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Model Healthy Eating Habits 4 of 9Make sure that you're eating whatever it is you want your child to eat, and do so with gusto! If you've got a very picky eater on your hands, you may want to show your child pictures of other people eating the food too. Seeing other children eat vegetables, fruit, pasta, whatever may be especially helpful, as our kids imitate their peers more than their parents.
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Allow Them to Try Just a Little Bit at a Time 5 of 9This is a strategy that always works with us. We place a very small amount even just a bite of something new on the plate along with a beloved favorite. Yes, this means we sometimes make a special meal for the tot he may have an egg, say, while we eat coconut milk plantain stew but unless what we're eating is seriously spicy, we require he try just a smidgen. As I said, we're fortunate to have a good eater, open to exploring, but that doesn't mean he likes everything that passes his lips. Sometimes, though, he learns that he likes something mouthful by mouthful, and before we know it, he's eating a whole portion of his own.
Pair New Foods with Familiar Ones 6 of 9Plop one piece of broccoli atop a pizza. Slip one pea in a omelet. Hide a bite of apple within a grilled cheese. Mix some leafy greens into buttery, cheesy pasta. Be creative. Use the meals that they like as wedges to open their tastes up wider.
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Hide Healthy Ingredients in Familiar Food 7 of 9Find creative ways to sneak healthy food into your child's diet. Pulse spinach, olive oil, and salt into a pesto that you can toss with pasta or smear on a sandwich. Make a quick zucchini bread and call it a cake. Load muffins with applesauce, carrots, and raisins. Need more inspiration? Start by browsing Babble's healthy eating section.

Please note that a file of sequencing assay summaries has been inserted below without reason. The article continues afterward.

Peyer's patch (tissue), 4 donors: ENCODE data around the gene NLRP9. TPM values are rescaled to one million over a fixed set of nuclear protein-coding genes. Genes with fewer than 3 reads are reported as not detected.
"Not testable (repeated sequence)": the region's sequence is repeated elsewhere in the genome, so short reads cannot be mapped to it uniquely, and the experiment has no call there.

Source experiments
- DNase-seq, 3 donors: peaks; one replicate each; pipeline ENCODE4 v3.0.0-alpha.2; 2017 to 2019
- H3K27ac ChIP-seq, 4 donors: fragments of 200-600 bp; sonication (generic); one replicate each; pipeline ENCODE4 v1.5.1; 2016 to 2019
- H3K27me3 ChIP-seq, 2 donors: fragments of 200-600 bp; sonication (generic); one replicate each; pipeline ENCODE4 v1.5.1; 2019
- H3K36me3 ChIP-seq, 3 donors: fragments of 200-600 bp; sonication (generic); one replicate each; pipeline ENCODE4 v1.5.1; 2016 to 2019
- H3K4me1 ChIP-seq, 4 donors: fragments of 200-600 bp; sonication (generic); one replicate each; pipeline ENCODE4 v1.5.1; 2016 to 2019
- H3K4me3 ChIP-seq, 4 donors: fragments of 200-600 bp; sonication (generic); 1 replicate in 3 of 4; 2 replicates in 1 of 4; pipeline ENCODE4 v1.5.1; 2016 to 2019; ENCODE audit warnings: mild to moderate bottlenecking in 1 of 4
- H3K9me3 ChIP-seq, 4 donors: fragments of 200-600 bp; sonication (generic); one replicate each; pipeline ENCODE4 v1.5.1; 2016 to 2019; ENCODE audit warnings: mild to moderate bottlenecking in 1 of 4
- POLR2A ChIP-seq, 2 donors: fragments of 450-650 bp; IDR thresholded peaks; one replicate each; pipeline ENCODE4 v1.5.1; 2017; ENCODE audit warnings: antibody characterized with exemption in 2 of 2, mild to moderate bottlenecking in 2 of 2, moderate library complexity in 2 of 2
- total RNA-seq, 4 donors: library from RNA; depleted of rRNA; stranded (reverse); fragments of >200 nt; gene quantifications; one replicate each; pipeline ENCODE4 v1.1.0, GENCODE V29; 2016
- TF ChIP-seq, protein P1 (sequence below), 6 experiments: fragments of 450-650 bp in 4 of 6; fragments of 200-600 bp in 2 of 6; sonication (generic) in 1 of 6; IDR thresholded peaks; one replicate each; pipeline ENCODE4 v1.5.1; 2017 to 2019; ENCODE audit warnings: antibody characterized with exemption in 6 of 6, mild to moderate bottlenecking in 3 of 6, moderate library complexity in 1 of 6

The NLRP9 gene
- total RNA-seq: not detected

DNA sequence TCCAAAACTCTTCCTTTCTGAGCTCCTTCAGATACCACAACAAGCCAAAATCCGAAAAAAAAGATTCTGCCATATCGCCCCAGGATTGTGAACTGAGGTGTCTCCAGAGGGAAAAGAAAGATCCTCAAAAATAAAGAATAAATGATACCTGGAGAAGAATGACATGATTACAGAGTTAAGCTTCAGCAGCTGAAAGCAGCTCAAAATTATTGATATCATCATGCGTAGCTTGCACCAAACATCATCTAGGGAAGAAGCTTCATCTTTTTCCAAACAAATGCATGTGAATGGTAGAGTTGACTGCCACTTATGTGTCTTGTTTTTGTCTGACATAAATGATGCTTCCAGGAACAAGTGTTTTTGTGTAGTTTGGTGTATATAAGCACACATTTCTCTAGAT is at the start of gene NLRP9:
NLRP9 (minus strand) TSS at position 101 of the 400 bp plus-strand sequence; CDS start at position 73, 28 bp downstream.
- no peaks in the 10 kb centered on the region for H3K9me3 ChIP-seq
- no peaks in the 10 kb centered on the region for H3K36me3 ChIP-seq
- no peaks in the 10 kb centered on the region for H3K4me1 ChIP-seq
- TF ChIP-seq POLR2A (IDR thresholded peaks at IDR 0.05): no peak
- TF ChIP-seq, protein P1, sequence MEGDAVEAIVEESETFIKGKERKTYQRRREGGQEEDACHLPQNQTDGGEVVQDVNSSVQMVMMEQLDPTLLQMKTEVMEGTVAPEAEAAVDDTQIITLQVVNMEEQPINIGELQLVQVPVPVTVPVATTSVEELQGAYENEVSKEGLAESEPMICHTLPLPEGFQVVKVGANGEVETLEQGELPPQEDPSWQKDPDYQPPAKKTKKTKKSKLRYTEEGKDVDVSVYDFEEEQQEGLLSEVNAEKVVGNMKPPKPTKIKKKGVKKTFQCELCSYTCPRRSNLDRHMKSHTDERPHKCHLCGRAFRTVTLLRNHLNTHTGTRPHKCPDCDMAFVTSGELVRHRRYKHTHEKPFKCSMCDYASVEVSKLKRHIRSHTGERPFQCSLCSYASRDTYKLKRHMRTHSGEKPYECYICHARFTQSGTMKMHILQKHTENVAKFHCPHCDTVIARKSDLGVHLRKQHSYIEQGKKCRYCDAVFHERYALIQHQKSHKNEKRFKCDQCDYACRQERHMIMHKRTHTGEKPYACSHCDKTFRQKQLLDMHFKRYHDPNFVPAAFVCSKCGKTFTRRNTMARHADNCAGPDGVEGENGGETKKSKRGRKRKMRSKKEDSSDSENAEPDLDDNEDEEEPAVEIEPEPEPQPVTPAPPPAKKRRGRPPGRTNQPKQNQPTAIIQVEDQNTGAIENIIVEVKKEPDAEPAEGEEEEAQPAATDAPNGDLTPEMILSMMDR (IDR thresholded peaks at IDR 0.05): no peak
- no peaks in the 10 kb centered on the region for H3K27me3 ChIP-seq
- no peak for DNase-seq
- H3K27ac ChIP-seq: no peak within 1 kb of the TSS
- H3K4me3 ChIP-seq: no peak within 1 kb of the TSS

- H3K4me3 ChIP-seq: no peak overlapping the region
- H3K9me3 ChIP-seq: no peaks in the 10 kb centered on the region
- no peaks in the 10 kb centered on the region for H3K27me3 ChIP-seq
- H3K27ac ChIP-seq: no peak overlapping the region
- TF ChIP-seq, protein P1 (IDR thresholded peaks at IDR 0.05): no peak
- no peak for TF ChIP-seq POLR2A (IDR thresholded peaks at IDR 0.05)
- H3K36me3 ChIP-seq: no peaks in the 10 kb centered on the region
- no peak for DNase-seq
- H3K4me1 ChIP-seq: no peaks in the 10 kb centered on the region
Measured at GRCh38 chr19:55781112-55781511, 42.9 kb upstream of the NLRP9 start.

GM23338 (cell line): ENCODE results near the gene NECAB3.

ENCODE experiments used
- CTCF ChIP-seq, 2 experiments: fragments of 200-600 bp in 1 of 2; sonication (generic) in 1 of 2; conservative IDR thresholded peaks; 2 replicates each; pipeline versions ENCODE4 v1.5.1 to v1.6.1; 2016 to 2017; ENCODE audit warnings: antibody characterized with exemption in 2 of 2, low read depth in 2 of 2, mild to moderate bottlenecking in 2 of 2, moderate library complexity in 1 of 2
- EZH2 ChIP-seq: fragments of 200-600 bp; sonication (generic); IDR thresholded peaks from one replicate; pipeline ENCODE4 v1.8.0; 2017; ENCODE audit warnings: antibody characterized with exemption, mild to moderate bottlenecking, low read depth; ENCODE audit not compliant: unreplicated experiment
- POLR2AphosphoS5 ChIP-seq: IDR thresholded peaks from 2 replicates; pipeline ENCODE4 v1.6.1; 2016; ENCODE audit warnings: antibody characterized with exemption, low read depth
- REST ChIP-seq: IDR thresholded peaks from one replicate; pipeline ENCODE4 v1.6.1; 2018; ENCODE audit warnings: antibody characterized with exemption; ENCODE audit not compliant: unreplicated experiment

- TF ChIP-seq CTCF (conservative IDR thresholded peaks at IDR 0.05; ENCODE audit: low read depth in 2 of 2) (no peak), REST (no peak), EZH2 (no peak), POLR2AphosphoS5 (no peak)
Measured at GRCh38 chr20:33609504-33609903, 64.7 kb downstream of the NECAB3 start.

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Get Kids Involved with the Cooking and Growing of Food 8 of 9At three-and-a-half, my son cuts mushrooms with a butter knife, washes greens in the sink, organizes sliced veggies into piles for roasting, and attacks avocados with a spoon, turning them to guacamole in no time. As much as possible, make your children a part of the meal's preparation and encourage them to take pride in the food that they make. If you've got a backyard or window box, try growing herbs, beans, tomatoes, or lettuce. Demystify food so that it doesn't feel so scary.
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Keep Meals Simple 9 of 9Especially for the picky eater, sauces and complicated dishes may be a turn off. The child might like to see that what they're eating is food, and less rich, more basic flavors may hold a greater appeal. Put sauces on the side, and allow the child to add the amount that they would like. Or just stick to straightforward preparations and skip all the bells and whistles. What's the point if they're not going to eat it anyway?
For more food advice, check out The Importance of Instilling Good Snack Habits in Your Kids and Getting Your Kid to (Happily) Eat Their Brussels Sprouts
Some of the information in this piece was culled from The Science of Picky Eaters and Your Picky Eater on Parenting Science.